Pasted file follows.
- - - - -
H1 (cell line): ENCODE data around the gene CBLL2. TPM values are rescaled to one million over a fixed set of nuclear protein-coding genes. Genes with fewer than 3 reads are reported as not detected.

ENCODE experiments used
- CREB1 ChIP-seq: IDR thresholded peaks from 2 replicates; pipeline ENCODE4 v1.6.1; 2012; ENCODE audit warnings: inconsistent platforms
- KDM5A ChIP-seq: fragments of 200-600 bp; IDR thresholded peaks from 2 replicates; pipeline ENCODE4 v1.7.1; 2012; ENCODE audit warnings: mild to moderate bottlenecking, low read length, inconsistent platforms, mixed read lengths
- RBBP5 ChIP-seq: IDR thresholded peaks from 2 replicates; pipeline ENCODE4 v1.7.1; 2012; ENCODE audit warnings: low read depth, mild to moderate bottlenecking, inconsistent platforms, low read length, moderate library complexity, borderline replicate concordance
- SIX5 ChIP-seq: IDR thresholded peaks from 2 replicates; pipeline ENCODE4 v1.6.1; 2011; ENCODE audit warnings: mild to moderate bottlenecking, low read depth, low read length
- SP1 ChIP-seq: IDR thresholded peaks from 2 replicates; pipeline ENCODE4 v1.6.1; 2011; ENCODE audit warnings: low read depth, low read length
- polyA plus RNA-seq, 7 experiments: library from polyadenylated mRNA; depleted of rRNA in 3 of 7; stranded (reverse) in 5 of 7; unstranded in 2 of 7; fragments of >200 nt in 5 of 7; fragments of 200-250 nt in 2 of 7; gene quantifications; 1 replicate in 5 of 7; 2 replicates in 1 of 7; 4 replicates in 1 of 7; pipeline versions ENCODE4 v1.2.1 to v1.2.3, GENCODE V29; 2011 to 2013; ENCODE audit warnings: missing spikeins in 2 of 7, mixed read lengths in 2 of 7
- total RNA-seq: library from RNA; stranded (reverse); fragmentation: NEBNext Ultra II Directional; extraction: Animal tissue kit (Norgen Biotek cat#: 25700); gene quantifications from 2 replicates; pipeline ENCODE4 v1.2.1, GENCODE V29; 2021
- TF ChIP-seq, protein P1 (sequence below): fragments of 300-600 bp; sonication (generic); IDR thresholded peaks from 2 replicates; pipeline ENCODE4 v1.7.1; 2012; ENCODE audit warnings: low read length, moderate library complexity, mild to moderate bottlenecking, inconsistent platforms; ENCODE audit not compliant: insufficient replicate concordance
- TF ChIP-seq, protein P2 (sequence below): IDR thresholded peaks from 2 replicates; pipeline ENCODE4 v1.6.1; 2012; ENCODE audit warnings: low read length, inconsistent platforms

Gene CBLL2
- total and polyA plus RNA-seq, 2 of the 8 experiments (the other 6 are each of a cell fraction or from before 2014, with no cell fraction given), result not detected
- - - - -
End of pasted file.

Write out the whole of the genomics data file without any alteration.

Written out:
H1 (cell line): ENCODE data around the gene CBLL2. TPM values are rescaled to one million over a fixed set of nuclear protein-coding genes. Genes with fewer than 3 reads are reported as not detected.

ENCODE experiments used
- CREB1 ChIP-seq: IDR thresholded peaks from 2 replicates; pipeline ENCODE4 v1.6.1; 2012; ENCODE audit warnings: inconsistent platforms
- KDM5A ChIP-seq: fragments of 200-600 bp; IDR thresholded peaks from 2 replicates; pipeline ENCODE4 v1.7.1; 2012; ENCODE audit warnings: mild to moderate bottlenecking, low read length, inconsistent platforms, mixed read lengths
- RBBP5 ChIP-seq: IDR thresholded peaks from 2 replicates; pipeline ENCODE4 v1.7.1; 2012; ENCODE audit warnings: low read depth, mild to moderate bottlenecking, inconsistent platforms, low read length, moderate library complexity, borderline replicate concordance
- SIX5 ChIP-seq: IDR thresholded peaks from 2 replicates; pipeline ENCODE4 v1.6.1; 2011; ENCODE audit warnings: mild to moderate bottlenecking, low read depth, low read length
- SP1 ChIP-seq: IDR thresholded peaks from 2 replicates; pipeline ENCODE4 v1.6.1; 2011; ENCODE audit warnings: low read depth, low read length
- polyA plus RNA-seq, 7 experiments: library from polyadenylated mRNA; depleted of rRNA in 3 of 7; stranded (reverse) in 5 of 7; unstranded in 2 of 7; fragments of >200 nt in 5 of 7; fragments of 200-250 nt in 2 of 7; gene quantifications; 1 replicate in 5 of 7; 2 replicates in 1 of 7; 4 replicates in 1 of 7; pipeline versions ENCODE4 v1.2.1 to v1.2.3, GENCODE V29; 2011 to 2013; ENCODE audit warnings: missing spikeins in 2 of 7, mixed read lengths in 2 of 7
- total RNA-seq: library from RNA; stranded (reverse); fragmentation: NEBNext Ultra II Directional; extraction: Animal tissue kit (Norgen Biotek cat#: 25700); gene quantifications from 2 replicates; pipeline ENCODE4 v1.2.1, GENCODE V29; 2021
- TF ChIP-seq, protein P1 (sequence below): fragments of 300-600 bp; sonication (generic); IDR thresholded peaks from 2 replicates; pipeline ENCODE4 v1.7.1; 2012; ENCODE audit warnings: low read length, moderate library complexity, mild to moderate bottlenecking, inconsistent platforms; ENCODE audit not compliant: insufficient replicate concordance
- TF ChIP-seq, protein P2 (sequence below): IDR thresholded peaks from 2 replicates; pipeline ENCODE4 v1.6.1; 2012; ENCODE audit warnings: low read length, inconsistent platforms

Gene CBLL2
- total and polyA plus RNA-seq, 2 of the 8 experiments (the other 6 are each of a cell fraction or from before 2014, with no cell fraction given), result not detected